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Stand To End Rape: Who Will Protect the Children?

Poverty and cultural norms, like early marriage, contribute a great deal to this huge problem and with Nigeria having the highest number of child brides in Africa, the situation is very dire. Almost daily, sad news of child sexual abuse is reported across various social media platforms, with some being infants. These are the stories we publicly get to hear, not to talk of the ones that go unheard due to social and religious norms.

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Sexual violence against children is a global pandemic; one that the world continues to fight with no ultimate solution in sight.

This violence comes in different forms and may be classified as hands-off and hands-on abuse. The hands-off type of violence involves situations where violence is not perpetrated physically. Examples include child pornography and exposing sexual content or activities to children. Hands-on abuse is physical and examples include rape, harassment, child trafficking and prostitution.

The World Health Organisation describes sexual violence against children as when children are exposed to sexual activities beyond their understanding or activities they cannot consent to. UNICEF describes it as engaging in sexual activities with a child who is below the legal age with the use of coercion or threats, abuse of power, trust or authority over the child.

Over the past years, there has been a lot of intensive research into child sexual violence and its prevalence across high, middle and low-income countries. In 2004, WHO conducted a research reviewing the prevalence of childhood sexual victimisation across the world and found it to be about 27% among girls and 14% among boys.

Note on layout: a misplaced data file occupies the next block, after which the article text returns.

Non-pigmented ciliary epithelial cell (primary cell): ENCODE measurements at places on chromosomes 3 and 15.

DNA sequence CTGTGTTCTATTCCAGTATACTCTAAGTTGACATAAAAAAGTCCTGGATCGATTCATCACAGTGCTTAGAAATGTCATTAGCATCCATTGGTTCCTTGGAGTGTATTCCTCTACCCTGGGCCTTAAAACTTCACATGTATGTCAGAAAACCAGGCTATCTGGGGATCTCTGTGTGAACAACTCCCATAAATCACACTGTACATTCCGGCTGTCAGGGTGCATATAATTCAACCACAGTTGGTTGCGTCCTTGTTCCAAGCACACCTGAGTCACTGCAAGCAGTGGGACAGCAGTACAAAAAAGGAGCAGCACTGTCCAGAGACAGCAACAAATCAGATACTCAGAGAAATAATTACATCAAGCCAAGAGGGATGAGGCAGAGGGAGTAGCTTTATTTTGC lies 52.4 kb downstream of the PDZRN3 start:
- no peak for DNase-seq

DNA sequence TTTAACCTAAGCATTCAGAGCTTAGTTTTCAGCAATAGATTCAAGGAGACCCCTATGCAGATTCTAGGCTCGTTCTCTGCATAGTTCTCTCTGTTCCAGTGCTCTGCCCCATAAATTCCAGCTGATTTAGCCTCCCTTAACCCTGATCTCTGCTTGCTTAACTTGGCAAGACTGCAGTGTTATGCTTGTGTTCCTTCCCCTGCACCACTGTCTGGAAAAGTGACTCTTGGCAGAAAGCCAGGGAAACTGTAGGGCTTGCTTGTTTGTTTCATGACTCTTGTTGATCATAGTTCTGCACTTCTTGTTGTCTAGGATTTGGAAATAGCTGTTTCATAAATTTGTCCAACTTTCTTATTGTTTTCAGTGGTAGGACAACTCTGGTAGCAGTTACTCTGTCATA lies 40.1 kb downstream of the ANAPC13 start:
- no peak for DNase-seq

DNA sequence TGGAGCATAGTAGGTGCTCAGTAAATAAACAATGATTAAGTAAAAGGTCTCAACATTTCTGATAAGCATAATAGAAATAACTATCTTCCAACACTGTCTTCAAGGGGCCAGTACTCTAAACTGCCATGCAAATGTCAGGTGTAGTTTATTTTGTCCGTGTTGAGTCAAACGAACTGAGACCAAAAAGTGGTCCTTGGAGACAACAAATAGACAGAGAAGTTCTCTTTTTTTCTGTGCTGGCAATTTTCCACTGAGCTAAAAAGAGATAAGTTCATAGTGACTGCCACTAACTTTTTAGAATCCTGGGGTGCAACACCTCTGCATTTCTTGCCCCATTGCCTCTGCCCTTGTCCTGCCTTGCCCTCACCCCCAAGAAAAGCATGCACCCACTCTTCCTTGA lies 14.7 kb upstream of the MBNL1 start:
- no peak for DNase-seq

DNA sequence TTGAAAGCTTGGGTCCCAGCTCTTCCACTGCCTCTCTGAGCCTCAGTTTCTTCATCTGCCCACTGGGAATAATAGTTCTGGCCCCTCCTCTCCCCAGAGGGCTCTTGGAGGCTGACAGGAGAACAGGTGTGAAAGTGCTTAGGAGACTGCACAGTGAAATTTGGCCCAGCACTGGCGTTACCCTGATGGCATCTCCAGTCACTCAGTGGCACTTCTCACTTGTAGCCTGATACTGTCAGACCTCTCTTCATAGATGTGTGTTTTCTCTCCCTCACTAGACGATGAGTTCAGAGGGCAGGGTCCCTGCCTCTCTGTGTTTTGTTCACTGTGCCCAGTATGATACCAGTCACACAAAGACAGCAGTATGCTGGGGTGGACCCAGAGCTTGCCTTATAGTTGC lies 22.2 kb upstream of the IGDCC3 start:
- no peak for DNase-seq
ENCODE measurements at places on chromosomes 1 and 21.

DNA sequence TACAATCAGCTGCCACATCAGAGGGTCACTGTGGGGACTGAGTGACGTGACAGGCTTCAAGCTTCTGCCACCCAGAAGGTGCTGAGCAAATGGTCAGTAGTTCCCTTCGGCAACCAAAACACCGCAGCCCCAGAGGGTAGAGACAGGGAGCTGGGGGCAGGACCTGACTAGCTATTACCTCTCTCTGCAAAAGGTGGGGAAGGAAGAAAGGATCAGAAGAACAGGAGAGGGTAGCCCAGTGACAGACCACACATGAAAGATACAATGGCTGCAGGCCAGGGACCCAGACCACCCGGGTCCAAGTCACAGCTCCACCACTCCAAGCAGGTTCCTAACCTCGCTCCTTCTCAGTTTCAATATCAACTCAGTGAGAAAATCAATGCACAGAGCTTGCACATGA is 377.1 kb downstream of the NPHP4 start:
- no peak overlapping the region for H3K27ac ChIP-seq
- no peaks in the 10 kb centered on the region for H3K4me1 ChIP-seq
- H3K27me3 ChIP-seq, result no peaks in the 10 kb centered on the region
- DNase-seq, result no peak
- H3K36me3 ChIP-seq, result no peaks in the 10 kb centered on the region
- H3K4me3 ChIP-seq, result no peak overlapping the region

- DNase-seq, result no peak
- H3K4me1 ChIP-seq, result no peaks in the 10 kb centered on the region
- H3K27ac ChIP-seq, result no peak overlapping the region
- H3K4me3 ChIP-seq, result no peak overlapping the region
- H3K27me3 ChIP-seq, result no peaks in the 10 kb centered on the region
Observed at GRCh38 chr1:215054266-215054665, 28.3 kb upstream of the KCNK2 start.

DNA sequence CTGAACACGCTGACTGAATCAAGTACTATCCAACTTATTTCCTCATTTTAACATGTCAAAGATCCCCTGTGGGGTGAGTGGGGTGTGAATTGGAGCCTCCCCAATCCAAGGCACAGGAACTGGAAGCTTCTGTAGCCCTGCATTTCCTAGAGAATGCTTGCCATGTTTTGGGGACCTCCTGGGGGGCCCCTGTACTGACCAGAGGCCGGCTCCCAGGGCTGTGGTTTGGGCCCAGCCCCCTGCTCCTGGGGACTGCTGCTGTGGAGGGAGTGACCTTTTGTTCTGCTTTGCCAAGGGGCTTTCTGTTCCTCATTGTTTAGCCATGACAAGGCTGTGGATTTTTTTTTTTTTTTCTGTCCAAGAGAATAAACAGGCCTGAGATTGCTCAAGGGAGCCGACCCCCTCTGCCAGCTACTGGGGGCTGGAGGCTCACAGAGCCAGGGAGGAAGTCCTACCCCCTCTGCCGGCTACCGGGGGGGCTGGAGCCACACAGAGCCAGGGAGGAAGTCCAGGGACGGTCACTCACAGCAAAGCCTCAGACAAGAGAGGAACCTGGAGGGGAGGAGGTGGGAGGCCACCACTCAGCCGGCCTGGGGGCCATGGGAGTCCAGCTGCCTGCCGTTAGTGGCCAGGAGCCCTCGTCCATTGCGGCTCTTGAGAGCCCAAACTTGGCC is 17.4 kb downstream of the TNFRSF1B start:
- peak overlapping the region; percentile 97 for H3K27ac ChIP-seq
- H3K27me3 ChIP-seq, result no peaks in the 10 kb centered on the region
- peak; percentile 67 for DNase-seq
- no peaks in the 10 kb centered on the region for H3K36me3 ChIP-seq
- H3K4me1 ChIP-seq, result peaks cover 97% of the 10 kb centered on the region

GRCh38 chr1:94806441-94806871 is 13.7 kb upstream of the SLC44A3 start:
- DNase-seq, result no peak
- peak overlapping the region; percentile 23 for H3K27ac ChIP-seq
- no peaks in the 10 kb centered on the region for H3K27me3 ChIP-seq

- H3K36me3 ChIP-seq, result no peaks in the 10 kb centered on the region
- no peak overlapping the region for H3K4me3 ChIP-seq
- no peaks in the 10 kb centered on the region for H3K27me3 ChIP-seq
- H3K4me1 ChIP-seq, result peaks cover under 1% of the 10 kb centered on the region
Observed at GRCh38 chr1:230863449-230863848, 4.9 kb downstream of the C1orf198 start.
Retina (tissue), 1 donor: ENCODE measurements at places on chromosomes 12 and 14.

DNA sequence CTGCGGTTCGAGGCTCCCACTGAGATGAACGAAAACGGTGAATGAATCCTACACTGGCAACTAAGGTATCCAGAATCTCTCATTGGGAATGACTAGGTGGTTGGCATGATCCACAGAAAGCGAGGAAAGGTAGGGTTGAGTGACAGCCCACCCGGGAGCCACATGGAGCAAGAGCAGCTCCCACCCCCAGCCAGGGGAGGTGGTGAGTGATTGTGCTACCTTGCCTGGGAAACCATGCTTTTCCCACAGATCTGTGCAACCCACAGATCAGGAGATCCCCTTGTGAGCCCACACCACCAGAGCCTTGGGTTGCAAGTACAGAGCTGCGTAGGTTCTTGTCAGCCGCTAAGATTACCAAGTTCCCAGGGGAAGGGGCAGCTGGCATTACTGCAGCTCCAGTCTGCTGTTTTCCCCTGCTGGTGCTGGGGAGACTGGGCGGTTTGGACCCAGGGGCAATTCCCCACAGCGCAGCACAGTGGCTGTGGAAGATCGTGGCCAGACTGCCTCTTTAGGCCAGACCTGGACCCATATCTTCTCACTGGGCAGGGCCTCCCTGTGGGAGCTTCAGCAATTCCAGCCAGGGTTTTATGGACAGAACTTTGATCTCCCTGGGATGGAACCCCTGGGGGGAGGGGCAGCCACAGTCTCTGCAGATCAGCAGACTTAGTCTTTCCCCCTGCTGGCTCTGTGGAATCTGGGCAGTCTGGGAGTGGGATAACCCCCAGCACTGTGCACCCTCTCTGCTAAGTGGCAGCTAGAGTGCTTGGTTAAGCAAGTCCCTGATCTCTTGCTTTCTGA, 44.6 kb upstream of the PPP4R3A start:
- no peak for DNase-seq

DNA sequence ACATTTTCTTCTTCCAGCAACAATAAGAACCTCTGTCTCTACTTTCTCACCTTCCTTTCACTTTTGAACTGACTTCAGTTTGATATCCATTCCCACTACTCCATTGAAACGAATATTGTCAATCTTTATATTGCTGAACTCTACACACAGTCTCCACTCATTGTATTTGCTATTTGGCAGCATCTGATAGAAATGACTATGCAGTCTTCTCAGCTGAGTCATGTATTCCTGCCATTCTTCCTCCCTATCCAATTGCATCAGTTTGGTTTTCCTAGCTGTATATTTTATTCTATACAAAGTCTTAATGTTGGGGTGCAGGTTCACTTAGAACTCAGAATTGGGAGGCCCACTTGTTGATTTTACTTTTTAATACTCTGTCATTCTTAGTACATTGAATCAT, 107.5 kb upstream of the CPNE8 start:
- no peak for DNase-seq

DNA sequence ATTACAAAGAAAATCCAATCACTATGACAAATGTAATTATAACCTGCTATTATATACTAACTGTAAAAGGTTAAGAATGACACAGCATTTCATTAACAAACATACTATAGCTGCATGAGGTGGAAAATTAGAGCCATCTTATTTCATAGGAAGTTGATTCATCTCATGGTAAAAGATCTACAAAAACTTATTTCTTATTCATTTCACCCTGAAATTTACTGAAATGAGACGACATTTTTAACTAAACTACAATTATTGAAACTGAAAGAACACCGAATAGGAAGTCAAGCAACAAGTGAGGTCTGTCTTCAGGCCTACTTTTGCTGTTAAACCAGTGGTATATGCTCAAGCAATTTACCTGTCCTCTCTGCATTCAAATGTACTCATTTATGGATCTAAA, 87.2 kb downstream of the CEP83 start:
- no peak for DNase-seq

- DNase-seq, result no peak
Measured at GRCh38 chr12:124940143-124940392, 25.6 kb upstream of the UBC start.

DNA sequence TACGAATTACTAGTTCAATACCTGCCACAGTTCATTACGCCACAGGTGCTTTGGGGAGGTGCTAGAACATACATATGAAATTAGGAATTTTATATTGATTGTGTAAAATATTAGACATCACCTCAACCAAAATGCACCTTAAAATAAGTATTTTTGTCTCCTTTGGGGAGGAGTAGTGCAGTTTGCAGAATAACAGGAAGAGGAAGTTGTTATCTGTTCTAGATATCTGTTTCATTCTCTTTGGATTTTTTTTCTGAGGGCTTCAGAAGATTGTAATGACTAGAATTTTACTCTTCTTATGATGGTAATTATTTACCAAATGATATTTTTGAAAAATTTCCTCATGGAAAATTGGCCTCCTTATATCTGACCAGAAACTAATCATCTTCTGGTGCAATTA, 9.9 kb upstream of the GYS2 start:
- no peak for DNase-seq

In 2009, another study in Sub-Saharan Africa showed that 33.2% of Swaziland women between the ages of 13-24 reported sexual violence before they turned 18. This study showed that the most common perpetrators are husbands, boyfriends or neighbours. A more recent UNICEF study in 2014 and 2017 revealed that about 120 million children have been abused sexually and that close to 17 million women in low and middle-income countries have experienced sexual assault of some form during their childhood.

Cases of sexual violence among young boys are usually underreported which may be because boys typically do not report their experiences as much as girls do. However, these figures remain very troubling.

Child sexual abuse is a violation of children’s rights and while there is no foolproof way of protecting our children, there is the burden of responsibility that should be shouldered by the society; from passing appropriate laws to strongly enforcing those laws. It is also important for adults and parents to create safe spaces for children by passing across norms and values that are intolerant of any form of abuse.

The education curriculum must also be amended to provide appropriate life skills and training on sexual health rights to kids of all ages. Equality between men and women across socio-economic lines should be advocated and fostered as this will empower young women so that they are not left at the mercy of men. The creation of responsive and supportive services will also go a long way in protecting the children. The big question is: how far have we come as a nation and how much have we done in protecting our kids?

As the age of consent to sexual behaviour varies across countries; this also applies to the laws, the enforcement of such laws and social conditions. Nigeria has a huge data collation problem, so in comparison to other countries in the world, there has been very little statistics published on child sexual abuse. However, some research reports have revealed that 1 in 10 boys and 1 in 4 girls will experience sexual abuse before they turn 18 in Nigeria.